"Every good racer also realizes how dangerous this course really is. Maybe me more than most, I've understood that a simple run down the Streif can end in such painful failure," Brooker says. "Kitzbuehel only yields real champions, not accidental victors, and although it changes, it has never become easy."

It is the most daunting and exhilarating of ski races. It regularly attracts 60,000-70,000 spectators on race day. The downhill at Kitzbuehel is one of the most revered of winter sporting events -- one of the most fabled races on the face of the earth.

"I think of the event itself more like the old majors in golf because of the historical factors," Brooker says. "There is something way more important about winning a race where you are being compared to one of your predecessors who have walked the same fairway or been on the same course. Following the tracks of Toni Sailer or Karl Schranz or Franz Klammer in a race made important by them."

Thirty years later, Brooker has the same awe-inspired respect for Kitzbuehel and what the place means to the sport he loves.

"It's like walking on sacred ground," he says. "Because there is such risk in the attempt to win, there is also such a big reward for doing it."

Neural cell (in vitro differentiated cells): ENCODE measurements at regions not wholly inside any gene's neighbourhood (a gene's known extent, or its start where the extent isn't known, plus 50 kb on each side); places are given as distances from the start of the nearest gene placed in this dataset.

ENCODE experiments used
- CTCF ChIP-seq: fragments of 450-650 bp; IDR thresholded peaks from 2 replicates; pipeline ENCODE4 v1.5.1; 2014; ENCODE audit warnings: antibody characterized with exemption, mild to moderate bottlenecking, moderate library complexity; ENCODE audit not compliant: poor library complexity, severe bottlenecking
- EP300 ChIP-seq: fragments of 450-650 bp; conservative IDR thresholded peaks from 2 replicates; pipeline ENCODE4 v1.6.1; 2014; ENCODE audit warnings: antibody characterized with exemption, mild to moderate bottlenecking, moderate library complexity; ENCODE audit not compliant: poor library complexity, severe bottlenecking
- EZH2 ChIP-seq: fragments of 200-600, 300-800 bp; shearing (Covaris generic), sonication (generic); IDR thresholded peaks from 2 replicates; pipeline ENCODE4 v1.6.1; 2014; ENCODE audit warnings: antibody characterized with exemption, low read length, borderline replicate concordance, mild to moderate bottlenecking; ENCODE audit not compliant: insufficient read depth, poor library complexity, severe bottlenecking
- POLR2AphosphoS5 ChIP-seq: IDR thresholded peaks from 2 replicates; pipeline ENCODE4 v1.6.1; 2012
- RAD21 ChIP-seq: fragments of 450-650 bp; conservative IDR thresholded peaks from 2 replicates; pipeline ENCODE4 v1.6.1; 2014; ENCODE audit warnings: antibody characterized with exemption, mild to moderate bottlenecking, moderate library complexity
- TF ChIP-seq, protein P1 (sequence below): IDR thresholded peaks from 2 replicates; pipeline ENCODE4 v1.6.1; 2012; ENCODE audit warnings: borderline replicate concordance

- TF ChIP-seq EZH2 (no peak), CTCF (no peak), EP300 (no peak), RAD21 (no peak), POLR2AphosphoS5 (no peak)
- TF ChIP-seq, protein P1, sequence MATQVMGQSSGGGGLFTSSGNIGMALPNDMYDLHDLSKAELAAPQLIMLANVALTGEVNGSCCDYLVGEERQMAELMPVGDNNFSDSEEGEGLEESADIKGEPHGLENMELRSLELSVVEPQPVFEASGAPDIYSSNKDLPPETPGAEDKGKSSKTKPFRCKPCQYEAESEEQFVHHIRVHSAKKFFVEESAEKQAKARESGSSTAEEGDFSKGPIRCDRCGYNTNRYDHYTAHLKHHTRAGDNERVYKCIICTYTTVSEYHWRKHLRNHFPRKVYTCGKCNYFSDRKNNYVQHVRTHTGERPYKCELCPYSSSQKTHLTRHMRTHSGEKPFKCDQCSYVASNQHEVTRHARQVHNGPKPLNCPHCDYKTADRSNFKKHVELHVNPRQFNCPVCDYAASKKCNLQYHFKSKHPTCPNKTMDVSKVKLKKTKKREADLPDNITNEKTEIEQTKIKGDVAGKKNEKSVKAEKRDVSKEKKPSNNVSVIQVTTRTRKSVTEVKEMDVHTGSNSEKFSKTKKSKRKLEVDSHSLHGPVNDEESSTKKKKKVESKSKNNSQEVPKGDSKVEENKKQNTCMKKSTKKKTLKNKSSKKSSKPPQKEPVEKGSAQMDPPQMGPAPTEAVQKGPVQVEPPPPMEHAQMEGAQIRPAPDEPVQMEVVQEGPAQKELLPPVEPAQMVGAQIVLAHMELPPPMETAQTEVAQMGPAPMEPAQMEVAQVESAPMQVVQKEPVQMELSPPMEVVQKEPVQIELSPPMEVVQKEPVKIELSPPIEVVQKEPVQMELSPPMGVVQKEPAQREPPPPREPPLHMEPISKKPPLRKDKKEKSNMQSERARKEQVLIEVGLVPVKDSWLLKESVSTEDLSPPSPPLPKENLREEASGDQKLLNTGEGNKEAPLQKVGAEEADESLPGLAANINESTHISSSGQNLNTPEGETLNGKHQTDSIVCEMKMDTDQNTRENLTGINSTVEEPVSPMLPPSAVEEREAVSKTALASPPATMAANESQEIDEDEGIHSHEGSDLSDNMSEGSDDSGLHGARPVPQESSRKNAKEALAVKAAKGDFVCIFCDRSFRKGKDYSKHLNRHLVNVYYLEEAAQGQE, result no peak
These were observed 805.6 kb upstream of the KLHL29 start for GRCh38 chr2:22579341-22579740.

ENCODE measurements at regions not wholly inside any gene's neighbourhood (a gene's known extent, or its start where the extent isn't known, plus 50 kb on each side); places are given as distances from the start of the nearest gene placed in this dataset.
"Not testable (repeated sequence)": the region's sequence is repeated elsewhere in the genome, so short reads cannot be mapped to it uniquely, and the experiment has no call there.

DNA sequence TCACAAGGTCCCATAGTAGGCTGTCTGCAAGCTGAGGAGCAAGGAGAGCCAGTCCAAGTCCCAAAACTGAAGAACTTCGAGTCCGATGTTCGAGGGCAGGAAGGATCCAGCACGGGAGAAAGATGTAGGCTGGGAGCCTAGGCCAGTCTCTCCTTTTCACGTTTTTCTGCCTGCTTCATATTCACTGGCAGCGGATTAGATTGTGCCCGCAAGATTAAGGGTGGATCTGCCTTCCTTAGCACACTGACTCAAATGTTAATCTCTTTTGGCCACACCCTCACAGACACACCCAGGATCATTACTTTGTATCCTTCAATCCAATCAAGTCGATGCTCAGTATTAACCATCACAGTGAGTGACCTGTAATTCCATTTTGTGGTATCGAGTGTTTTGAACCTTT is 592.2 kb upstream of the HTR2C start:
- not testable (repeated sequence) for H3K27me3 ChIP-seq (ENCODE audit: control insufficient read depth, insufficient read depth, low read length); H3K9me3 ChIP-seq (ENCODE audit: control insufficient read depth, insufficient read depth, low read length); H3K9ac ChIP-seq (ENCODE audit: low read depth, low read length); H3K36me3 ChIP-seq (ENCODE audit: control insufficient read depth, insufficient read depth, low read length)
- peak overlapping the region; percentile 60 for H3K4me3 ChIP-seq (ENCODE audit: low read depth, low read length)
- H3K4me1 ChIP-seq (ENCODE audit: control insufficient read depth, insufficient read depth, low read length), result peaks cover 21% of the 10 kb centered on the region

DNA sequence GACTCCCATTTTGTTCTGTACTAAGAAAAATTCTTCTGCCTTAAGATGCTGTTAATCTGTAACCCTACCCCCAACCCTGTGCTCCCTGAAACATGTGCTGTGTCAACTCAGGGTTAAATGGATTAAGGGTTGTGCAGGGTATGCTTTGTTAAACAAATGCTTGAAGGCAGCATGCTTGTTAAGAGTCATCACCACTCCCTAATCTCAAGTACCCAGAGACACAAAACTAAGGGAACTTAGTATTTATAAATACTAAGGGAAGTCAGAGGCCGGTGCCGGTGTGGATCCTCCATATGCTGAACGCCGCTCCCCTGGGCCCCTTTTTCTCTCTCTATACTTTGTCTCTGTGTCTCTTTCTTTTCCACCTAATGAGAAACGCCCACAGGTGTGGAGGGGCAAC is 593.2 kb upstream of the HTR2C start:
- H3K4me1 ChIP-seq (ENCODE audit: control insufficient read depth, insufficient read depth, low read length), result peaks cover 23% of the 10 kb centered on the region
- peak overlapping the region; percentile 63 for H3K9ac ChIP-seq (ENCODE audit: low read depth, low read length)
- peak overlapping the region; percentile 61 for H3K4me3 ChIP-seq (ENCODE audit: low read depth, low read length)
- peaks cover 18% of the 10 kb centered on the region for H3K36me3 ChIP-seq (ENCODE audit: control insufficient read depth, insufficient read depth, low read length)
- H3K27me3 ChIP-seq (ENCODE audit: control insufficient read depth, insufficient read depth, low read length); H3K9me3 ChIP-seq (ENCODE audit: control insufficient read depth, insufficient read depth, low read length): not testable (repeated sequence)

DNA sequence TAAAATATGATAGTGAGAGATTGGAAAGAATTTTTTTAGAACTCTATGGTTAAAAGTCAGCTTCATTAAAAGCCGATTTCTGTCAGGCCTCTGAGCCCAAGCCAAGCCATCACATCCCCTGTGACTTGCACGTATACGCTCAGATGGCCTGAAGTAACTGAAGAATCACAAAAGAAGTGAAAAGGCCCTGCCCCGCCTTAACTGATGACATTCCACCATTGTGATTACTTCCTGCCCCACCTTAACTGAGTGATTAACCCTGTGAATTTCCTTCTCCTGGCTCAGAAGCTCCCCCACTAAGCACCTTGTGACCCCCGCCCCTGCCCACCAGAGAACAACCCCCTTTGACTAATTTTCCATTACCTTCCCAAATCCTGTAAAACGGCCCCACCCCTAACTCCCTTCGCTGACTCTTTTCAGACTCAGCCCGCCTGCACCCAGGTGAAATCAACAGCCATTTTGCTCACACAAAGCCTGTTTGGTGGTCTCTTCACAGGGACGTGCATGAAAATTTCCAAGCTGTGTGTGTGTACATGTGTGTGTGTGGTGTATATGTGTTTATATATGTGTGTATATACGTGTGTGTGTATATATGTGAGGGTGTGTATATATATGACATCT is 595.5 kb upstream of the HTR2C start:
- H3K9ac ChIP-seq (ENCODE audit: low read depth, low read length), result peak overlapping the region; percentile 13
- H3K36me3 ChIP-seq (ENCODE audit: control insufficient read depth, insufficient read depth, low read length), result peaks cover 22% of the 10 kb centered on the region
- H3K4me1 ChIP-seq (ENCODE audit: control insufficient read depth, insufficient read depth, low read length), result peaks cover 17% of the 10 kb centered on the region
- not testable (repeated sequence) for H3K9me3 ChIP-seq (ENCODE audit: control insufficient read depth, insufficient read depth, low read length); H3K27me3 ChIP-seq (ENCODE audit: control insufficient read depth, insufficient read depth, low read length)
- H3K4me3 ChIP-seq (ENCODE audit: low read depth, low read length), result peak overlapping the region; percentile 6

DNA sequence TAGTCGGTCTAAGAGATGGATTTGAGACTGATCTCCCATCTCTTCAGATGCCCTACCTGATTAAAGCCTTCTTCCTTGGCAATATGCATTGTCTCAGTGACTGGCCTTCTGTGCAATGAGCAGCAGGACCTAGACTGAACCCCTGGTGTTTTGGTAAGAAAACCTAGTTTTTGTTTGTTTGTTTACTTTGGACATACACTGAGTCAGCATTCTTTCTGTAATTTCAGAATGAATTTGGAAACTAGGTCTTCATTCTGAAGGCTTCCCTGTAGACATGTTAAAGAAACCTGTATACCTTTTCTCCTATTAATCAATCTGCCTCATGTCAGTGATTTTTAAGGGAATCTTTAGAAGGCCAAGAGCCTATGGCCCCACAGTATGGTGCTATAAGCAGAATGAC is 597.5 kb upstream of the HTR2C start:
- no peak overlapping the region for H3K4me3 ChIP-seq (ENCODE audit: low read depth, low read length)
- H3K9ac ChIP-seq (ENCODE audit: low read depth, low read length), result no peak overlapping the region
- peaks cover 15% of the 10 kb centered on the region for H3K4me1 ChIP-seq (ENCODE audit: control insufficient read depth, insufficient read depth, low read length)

Extreme danger

Kitzbuehel has become a word synonymous with the best in ski racing. It's the Super Bowl, the Masters, and the Indianapolis 500 all rolled into one. And because of the great tradition that accompanies the race as well as the possibility of extreme danger, the downhill at Kitzbuehel has the potential to be what sport ultimately aspires to be.

It's almost always thrilling, and those who stand at the top of its podium revel in a career-defining moment.

"It has meant everything to me personally, especially in terms of how I got there," Brooker says. "For me it means that anything, including winning the most important race on the World Cup, was possible because I wanted it enough."

Three decades removed from basking in the sunshine at the pinnacle of ski racing, Brooker must take great satisfaction in what he's accomplished.

By taming this wild field of play, he has become the King of Kitzbuehel. Not just for a day, but always and forever.

What's on Sports Weekend

On Saturday, CBC's Sports Weekend bring you two hours of coverage from Kitzbuehel, starting at 4 p.m. ET. Todd Brooker is on site in Austria and brings us a behind-the-scenes look at the magic of the race.

Rob Snoek delivers the play-by-play along with Olympic champion Kerrin Lee-Gartner, who will keep us up to speed on the legends and contenders that make Kitzbuehel the most anticipated race on the World Cup calendar.

Editor's Note: Watch CBC's live stream of the Kitzbuehel men's super-G race Friday at 5:25 a.m. ET.

On Saturday, watch the classic men's downhill race on the famed Streif course live at 5:25 a.m. ET. Catch the replay on CBC-TV and online at 4 p.m. ET.

On Sunday, watch the first run of the men's slalom live starting at 4:10 a.m. ET, followed by the second run at 7:25 a.m. ET.


Follow Scott Russell on Twitter @SportsWkndScott and @TheFieldofPlay.